Publication - Factsheet

Adverse Childhood Experiences (ACEs) and Trauma

Our work to prevent and reduce the negative impact of childhood adversity and trauma.

Adverse Childhood Experiences (ACEs) and Trauma
ACEs overview

ACEs overview

Growing up with adverse childhood experiences (ACEs) such as abuse, neglect, community violence, homelessness or growing up in a household where adults are experiencing mental health issues or harmful alcohol or drug use, can have a long-lasting effect on people's lives.

This is why preventing ACEs and supporting children and adults affected is a priority for us.

We are working in partnership with a wide range of sectors and services to help reduce the incidence and impact of all types of childhood adversity, focusing on:

  • support for children, parents and families to prevent ACEs
  • mitigating ACEs for children and young people
  • training for staff across the workforce in supporting people who have experienced trauma
  • raising wider awareness about ACEs and supporting action across communities

We are also working to address the social and economic circumstances in which people live. Social inequalities, such as poverty or gender inequality, can influence the levels of childhood adversity and trauma along with people's ability to overcome that experience. We know that Covid-19 is likely to have led to an increase in childhood adversity and trauma - and to an increase in these social inequalities as well.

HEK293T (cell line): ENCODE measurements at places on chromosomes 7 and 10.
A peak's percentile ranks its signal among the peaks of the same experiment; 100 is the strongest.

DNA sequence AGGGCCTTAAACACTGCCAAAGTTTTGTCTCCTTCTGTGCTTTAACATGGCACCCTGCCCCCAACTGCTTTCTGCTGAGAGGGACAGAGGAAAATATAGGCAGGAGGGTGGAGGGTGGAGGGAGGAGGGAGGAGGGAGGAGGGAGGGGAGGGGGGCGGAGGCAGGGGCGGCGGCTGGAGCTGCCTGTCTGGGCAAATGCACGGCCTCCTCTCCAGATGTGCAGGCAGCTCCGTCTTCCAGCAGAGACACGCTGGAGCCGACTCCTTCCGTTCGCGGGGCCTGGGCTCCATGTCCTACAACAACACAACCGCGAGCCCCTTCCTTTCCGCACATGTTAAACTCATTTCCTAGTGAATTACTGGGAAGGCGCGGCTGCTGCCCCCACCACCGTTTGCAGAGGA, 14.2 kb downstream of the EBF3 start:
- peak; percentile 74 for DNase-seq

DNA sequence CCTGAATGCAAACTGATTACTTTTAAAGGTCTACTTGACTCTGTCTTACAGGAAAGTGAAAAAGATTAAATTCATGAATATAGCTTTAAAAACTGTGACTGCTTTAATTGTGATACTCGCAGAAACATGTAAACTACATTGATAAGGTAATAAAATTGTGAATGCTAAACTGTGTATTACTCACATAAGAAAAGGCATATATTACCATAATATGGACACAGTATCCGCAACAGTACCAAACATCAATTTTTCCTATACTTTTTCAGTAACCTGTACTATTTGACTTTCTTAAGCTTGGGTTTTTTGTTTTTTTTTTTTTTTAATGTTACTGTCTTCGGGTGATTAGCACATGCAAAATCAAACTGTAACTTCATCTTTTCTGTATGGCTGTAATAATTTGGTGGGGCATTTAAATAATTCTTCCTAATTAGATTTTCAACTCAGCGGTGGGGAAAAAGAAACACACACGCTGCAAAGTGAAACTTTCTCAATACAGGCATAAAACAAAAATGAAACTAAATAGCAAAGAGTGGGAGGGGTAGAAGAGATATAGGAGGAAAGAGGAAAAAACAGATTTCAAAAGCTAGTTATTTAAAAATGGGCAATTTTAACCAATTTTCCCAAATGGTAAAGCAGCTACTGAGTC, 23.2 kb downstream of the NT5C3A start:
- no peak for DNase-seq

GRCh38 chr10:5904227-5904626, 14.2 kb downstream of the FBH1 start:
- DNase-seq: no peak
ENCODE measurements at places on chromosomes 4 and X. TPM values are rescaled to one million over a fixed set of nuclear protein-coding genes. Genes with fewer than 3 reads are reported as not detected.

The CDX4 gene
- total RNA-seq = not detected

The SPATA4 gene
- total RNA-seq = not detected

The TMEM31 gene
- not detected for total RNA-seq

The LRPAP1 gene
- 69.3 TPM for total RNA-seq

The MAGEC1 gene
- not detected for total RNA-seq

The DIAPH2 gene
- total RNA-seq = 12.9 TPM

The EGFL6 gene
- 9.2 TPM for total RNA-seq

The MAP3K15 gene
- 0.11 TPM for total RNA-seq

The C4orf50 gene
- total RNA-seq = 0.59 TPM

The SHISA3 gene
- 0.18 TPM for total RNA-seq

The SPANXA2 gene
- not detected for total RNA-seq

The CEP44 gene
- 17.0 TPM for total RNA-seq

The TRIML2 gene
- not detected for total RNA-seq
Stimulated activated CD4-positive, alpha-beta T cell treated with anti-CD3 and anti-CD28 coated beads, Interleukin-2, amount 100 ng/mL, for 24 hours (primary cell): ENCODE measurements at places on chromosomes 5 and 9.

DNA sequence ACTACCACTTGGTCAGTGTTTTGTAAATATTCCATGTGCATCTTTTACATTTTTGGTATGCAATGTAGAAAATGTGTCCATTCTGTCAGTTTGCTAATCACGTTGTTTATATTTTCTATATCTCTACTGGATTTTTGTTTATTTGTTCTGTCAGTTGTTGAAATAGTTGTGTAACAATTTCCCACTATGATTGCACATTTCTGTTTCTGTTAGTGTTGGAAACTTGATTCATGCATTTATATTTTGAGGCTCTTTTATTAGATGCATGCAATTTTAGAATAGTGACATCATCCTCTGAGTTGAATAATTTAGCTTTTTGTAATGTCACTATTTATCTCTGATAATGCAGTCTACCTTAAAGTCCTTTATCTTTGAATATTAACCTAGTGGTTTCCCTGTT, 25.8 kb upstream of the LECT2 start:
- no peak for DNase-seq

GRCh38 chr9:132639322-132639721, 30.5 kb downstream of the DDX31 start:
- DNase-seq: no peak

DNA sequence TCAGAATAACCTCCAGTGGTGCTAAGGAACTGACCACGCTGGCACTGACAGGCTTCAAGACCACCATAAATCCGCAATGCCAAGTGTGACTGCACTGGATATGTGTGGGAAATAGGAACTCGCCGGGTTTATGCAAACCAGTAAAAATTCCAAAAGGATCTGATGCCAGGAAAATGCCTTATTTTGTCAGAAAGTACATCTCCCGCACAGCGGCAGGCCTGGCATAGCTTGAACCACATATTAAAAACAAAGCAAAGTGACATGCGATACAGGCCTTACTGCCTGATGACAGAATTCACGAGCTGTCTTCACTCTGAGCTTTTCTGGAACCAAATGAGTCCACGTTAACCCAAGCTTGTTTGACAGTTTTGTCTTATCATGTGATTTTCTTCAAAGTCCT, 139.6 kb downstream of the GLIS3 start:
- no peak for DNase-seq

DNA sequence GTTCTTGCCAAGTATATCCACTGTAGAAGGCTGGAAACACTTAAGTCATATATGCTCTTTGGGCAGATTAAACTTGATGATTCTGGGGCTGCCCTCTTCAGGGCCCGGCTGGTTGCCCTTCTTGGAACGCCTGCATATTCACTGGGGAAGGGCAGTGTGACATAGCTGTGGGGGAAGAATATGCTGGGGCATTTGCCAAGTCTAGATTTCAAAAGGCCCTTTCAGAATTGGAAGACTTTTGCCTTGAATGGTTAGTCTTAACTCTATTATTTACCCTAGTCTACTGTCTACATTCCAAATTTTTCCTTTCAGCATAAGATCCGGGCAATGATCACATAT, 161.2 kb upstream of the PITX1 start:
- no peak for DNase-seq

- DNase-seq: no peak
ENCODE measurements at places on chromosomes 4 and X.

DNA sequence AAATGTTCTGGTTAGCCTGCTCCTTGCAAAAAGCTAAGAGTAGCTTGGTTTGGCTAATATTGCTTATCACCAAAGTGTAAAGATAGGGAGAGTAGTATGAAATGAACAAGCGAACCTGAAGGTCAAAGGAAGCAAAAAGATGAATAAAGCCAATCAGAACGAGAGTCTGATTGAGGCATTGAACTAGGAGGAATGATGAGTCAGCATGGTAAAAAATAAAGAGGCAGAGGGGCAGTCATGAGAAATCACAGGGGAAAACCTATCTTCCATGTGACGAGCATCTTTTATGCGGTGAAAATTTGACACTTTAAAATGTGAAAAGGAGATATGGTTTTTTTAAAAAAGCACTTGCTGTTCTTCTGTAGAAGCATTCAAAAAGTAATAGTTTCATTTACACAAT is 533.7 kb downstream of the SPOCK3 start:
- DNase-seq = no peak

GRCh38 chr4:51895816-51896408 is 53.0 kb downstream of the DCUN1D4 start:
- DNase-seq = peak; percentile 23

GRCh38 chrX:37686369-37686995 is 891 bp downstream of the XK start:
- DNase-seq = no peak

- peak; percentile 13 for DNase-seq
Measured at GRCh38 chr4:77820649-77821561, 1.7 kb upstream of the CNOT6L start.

Individual experience of adversity

Individuals’ experience of adversity and how they respond will depend on a range of factors, including the existence of supportive relationships and access to financial and other resources. Therefore, it is not possible to determine an individual’s longer term health or other life outcomes based on the number of ACEs they have experienced.

So, while childhood adversity may have a significant impact on children and throughout their adult lives, such experiences should not be seen as placing limits on someone’s aspirations and achievements. This is why we do not advocate scoring the number of ACEs an individual has within service settings.

However, increasing our understanding of ACEs at a population level, through surveys, is important for gauging the societal prevalence of ACEs and understanding how this is impacting on health, the criminal justice system or other services and outcomes. 



Trauma, Adverse Childhood Experiences (ACEs) and Resilience Unit
Mental Health Division
Directorate for Mental Wellbeing & Social Care
Scottish Government
3ER - St. Andrew's House
Regent Road